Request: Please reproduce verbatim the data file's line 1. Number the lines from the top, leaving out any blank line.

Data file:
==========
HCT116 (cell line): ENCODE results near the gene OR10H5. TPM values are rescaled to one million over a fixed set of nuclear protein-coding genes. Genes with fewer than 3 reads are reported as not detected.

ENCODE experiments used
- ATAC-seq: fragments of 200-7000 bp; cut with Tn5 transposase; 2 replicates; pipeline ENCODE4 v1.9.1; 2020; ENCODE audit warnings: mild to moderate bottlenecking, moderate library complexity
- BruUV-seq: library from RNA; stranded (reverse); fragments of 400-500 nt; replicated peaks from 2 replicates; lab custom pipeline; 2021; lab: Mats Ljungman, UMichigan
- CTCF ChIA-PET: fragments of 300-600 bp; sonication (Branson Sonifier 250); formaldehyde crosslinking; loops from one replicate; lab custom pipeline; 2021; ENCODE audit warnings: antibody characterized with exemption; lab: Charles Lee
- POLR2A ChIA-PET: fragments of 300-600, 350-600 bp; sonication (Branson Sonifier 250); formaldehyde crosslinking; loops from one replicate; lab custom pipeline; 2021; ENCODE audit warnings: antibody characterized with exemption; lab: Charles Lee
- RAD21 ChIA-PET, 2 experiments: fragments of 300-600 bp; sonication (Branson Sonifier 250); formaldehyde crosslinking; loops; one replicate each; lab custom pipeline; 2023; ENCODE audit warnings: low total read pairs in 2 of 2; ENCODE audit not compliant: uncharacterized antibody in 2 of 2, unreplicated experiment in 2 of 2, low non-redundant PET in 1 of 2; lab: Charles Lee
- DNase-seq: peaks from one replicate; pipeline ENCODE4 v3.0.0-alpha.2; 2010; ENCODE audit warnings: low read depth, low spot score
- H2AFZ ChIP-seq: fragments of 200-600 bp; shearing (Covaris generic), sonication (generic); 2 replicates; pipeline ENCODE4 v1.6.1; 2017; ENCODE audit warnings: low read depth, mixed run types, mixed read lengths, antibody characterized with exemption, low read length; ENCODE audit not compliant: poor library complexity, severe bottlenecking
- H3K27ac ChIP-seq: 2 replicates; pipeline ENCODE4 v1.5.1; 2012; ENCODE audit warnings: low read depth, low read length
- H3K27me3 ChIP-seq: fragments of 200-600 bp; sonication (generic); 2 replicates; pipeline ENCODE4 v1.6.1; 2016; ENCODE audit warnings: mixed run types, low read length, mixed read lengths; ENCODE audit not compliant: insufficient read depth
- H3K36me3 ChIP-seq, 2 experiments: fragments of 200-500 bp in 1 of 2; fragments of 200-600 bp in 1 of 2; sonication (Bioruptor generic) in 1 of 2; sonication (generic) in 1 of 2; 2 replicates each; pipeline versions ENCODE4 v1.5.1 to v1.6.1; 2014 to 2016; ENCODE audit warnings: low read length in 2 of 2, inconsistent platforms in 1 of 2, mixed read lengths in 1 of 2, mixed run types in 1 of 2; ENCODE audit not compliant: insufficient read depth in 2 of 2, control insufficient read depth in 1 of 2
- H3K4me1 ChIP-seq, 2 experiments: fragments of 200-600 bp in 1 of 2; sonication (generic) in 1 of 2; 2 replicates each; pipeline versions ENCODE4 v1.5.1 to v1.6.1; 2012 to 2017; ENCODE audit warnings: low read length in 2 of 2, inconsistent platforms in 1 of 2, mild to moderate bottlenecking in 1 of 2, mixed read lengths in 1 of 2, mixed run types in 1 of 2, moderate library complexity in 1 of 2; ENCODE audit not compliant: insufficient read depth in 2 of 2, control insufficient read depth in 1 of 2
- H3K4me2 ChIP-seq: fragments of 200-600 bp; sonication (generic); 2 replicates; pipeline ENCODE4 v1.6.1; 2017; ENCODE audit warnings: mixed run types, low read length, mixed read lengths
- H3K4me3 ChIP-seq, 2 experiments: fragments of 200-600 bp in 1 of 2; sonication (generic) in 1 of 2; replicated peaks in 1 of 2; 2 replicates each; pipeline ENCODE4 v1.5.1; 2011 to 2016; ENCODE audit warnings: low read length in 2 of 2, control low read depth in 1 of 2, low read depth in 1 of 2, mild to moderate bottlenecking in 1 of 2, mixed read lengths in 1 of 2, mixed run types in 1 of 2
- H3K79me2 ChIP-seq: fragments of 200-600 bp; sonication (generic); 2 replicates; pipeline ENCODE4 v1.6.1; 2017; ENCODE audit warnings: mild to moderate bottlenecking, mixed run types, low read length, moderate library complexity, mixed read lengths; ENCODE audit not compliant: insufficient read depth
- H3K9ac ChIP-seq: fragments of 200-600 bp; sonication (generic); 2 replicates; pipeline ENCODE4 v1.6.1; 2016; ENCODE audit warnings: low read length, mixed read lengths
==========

HCT116 (cell line): ENCODE results near the gene OR10H5. TPM values are rescaled to one million over a fixed set of nuclear protein-coding genes. Genes with fewer than 3 reads are reported as not detected.